Ink: Between the fine print

In this podcast Almeida Artistic Director Rupert Goold joins the writer of Ink James Graham to discuss the play's themes, writing about real life figures and creative process.

 

Podcast transcript: 

Rupert Goold:  Good afternoon everyone. I am Rupert. I'm the Artistic Director here, Director of the play. This is James Graham, the writer of Ink. We're perching on the edge of the stage here because ... How many people have not seen Ink? Whoa. And how many of you are coming tonight? A few, ok. So we can't do spoilers then I guess? We're going to talk a little bit about writing plays and James' work. James, I guess, is best known for his legendary This House, which was a play about the coalition government of the early seventies. It was on initially at the National [Theatre], and then in the West End recently. For those who don't know about Ink, it's about the first year of The Sun newspaper in '69, going into '70, so not a million miles away in period.

Let's talk about Ink first, James, because it's in this theatre. Where did it begin? What was the first thought?

James Graham:  It was the story, I think ... The reason why I love doing history plays is always, there's loads of benefits that you get to talk about your legacy as a nation, you get to talk about politics and social factors but for me, the most exciting thing about studying history has always been the narrative and the story and how decisions are made and what the consequences of those are.

I think, years and years ago, I came across, through another play, this... spoilers - A rivalry between the Mirror newspaper and The Sun newspaper that happened in the late 1960s. When Rupert Murdoch bought the paper in 1969, at the time it was a very high-minded, high-brow, broad-sheet newspaper, which is hard to believe now. It wasn't selling much money and they didn't have a huge readership and so Rupert Murdoch bought the paper and brought on board an editor called Larry Lamb and they transformed it into something that became hugely successful and hugely popular. I was very fascinated to hear lots of stories about the year in the life of that paper.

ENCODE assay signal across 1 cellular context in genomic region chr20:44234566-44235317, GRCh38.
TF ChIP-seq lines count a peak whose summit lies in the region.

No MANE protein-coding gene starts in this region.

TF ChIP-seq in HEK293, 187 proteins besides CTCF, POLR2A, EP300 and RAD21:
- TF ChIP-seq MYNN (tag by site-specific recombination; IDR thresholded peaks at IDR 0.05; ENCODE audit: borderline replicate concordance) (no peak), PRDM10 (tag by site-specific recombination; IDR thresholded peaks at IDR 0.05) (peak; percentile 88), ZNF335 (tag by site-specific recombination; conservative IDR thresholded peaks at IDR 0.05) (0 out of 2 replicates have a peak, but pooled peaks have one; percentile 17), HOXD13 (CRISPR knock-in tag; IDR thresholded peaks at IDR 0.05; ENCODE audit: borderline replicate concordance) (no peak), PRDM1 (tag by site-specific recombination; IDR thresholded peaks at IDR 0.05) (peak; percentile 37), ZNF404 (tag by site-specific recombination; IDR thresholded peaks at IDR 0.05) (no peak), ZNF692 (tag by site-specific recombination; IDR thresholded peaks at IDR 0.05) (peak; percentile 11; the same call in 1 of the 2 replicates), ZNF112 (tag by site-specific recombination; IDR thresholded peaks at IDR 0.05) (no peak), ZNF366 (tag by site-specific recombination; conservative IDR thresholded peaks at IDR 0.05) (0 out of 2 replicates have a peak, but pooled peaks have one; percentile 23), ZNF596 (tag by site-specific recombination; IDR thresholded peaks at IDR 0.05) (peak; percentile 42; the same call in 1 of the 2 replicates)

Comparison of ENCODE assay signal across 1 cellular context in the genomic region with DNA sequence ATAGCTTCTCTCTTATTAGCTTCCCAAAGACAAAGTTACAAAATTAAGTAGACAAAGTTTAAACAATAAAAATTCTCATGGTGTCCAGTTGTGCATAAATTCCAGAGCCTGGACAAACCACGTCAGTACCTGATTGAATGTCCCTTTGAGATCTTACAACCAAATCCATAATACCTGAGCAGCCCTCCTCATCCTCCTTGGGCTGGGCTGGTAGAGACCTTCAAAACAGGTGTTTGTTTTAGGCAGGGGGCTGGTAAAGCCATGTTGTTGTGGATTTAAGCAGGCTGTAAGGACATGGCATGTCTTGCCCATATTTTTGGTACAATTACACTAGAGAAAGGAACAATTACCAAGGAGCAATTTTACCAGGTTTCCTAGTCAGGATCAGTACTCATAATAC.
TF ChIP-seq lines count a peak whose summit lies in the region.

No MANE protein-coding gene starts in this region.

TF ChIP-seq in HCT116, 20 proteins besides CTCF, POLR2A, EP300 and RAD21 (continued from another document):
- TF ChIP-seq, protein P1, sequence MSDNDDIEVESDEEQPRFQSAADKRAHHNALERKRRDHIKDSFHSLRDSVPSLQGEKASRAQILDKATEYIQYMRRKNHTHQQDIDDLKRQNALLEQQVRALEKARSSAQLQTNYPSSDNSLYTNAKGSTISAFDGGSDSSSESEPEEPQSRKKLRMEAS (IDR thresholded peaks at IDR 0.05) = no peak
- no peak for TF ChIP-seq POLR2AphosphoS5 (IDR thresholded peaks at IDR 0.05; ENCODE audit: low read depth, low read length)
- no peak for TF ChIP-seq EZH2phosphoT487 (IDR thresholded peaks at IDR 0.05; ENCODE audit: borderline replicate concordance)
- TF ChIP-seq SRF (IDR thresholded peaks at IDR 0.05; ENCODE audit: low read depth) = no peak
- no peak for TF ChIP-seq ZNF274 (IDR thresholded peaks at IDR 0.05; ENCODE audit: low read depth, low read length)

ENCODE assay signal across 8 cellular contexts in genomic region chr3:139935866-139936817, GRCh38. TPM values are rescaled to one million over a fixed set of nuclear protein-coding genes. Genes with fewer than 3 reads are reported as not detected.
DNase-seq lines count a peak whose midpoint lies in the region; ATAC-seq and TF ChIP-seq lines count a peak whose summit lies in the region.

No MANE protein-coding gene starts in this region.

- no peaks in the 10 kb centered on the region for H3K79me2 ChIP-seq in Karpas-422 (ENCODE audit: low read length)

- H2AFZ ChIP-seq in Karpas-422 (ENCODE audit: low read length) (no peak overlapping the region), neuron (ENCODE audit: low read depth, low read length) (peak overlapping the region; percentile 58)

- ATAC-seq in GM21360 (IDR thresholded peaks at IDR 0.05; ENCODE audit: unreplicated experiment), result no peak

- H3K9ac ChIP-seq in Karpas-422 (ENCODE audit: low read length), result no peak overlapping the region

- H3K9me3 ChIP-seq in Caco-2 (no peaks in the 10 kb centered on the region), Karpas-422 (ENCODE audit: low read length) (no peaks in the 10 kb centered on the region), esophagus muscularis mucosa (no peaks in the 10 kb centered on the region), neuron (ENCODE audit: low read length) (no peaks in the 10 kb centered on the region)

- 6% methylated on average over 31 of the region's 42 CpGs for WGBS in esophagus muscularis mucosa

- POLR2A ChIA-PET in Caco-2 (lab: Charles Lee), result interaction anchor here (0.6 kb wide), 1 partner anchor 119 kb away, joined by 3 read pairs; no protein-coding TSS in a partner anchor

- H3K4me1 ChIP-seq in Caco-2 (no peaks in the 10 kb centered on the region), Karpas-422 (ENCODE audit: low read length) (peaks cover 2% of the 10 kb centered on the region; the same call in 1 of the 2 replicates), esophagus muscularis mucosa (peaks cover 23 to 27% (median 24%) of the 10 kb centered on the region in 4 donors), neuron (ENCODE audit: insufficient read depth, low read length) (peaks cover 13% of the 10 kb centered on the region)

There was a great rivalry between the Mirror, which had a different approach to populous news, and The Sun. They had lots of stories about crazy fights in pubs and hopping races down Fleet streets and big games and sabotage between the two newspapers. I think it was that initial way in that felt very fun, in a good way, to ask questions about our news and that the conversation that was... For the past couple of years I've been aware, like you guys, probably, that we've been asking a lot of questions recently about what our news is, how it's been conducted, who it's being produced by, and who it should be for, so it felt like a useful, fun vehicle into asking some of those questions.